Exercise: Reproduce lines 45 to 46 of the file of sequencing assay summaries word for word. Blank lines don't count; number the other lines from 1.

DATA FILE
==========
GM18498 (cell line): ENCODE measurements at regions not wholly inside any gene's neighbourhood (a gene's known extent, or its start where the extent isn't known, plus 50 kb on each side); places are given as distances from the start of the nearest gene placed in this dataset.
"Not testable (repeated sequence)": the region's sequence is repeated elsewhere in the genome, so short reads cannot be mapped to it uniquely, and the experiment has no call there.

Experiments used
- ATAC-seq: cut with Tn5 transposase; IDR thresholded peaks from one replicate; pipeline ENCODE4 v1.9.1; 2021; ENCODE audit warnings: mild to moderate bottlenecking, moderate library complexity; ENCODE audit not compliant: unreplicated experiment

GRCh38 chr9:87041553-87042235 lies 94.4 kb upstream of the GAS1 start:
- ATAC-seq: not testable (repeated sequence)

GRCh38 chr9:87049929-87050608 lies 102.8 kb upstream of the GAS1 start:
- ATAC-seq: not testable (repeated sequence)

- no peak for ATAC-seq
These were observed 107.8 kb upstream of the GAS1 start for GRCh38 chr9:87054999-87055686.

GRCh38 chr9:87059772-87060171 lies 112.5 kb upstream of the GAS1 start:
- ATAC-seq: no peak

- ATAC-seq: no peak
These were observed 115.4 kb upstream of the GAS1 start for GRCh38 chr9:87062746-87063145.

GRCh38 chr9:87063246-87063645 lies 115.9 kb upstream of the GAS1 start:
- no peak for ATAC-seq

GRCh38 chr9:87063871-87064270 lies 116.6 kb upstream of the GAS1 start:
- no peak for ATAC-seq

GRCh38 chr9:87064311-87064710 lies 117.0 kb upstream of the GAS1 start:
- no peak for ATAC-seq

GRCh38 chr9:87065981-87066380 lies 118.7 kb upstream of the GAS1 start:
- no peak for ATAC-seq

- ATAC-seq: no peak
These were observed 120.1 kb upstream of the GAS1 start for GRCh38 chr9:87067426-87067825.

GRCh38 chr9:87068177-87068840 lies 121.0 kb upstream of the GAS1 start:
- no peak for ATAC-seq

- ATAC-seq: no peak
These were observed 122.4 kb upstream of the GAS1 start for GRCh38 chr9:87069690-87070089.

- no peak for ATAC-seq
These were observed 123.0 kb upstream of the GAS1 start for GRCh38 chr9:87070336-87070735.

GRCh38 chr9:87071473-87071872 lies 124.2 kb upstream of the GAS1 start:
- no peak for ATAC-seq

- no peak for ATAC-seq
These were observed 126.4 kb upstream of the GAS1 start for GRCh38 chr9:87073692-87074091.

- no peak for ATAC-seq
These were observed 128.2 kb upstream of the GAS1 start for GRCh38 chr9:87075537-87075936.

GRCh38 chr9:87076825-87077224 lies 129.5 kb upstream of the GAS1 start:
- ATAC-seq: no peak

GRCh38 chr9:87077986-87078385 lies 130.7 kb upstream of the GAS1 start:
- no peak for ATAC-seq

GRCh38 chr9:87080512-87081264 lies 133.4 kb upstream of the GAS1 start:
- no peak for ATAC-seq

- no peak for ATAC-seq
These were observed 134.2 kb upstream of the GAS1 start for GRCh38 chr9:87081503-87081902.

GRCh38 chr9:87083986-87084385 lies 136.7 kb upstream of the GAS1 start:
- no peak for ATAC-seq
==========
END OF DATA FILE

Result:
GRCh38 chr9:87083986-87084385 lies 136.7 kb upstream of the GAS1 start:
- no peak for ATAC-seq